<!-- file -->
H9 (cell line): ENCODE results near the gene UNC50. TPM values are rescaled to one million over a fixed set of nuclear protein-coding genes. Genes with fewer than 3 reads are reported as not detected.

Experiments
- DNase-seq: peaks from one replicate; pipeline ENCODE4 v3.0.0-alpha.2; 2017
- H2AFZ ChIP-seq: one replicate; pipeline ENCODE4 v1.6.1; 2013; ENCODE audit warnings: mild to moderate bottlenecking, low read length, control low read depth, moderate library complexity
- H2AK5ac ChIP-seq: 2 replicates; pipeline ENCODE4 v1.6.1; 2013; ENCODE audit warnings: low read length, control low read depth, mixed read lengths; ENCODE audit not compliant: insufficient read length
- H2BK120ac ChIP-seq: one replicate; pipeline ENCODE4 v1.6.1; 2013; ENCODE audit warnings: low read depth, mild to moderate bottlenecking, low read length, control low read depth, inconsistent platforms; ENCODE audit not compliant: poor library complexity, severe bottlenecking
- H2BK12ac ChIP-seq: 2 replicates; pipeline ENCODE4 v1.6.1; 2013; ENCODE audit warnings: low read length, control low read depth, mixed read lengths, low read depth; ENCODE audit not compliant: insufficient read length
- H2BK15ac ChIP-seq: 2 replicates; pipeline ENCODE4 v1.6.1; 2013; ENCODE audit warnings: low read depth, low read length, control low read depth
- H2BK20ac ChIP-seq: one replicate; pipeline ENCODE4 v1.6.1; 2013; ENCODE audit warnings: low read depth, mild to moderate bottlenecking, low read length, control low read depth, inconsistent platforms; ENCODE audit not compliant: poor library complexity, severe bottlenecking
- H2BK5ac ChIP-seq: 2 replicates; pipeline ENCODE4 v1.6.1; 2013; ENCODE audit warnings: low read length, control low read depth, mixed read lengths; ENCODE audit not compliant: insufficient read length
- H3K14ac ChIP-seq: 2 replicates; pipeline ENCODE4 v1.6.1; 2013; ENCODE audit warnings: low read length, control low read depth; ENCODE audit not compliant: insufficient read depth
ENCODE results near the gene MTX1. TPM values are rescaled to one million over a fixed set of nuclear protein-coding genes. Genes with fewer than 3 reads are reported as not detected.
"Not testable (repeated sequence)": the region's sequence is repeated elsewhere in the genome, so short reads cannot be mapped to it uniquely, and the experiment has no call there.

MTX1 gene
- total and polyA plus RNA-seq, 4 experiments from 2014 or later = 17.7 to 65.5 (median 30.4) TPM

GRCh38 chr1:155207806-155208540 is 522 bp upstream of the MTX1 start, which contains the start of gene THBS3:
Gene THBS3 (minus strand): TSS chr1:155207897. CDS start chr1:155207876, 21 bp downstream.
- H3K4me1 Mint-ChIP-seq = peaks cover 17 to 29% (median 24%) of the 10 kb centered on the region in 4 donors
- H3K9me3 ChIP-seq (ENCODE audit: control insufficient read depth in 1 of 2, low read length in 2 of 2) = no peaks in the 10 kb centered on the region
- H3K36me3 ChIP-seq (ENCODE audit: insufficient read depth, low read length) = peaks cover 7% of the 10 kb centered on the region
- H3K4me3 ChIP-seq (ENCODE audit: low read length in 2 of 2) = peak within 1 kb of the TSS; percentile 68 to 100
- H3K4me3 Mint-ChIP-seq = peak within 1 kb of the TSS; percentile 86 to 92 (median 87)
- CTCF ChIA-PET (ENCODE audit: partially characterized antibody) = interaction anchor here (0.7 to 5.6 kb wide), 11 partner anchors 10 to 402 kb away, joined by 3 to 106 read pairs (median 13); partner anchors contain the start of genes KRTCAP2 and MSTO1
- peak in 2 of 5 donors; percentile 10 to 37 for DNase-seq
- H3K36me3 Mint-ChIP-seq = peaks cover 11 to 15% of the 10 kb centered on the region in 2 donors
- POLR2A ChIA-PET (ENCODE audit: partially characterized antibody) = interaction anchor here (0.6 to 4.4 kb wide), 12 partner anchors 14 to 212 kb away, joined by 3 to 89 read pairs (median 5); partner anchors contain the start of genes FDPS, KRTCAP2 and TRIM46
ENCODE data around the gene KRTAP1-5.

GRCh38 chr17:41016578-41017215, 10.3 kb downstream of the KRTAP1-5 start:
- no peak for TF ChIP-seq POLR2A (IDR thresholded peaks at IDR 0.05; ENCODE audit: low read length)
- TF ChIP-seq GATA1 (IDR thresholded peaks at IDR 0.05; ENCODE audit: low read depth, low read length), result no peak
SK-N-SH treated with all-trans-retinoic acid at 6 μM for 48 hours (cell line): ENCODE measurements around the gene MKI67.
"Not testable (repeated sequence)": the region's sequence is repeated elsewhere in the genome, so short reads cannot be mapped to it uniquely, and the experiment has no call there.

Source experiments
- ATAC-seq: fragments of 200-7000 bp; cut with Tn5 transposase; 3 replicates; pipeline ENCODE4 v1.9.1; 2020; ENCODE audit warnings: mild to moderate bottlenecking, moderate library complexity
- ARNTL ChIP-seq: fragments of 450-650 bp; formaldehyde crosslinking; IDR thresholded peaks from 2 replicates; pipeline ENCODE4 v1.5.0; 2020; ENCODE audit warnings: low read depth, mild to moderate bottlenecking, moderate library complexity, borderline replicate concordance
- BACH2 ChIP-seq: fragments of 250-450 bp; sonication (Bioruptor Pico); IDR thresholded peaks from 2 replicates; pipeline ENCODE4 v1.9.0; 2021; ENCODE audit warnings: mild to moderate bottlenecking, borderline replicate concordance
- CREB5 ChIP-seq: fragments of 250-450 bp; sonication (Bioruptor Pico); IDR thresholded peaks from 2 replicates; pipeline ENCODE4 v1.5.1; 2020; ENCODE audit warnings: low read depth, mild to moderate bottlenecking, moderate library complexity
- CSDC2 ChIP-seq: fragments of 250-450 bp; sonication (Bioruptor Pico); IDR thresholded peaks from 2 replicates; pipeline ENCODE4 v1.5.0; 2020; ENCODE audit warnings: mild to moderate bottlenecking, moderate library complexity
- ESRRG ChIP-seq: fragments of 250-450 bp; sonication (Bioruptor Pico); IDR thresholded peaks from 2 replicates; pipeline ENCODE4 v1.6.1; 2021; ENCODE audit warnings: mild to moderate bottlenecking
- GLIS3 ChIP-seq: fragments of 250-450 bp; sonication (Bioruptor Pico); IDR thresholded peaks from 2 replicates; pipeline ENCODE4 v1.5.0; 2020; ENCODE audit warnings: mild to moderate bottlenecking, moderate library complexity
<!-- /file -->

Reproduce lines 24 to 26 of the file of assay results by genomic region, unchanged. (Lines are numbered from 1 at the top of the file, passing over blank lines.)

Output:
- peak in 2 of 5 donors; percentile 10 to 37 for DNase-seq
- H3K36me3 Mint-ChIP-seq = peaks cover 11 to 15% of the 10 kb centered on the region in 2 donors
- POLR2A ChIA-PET (ENCODE audit: partially characterized antibody) = interaction anchor here (0.6 to 4.4 kb wide), 12 partner anchors 14 to 212 kb away, joined by 3 to 89 read pairs (median 5); partner anchors contain the start of genes FDPS, KRTCAP2 and TRIM46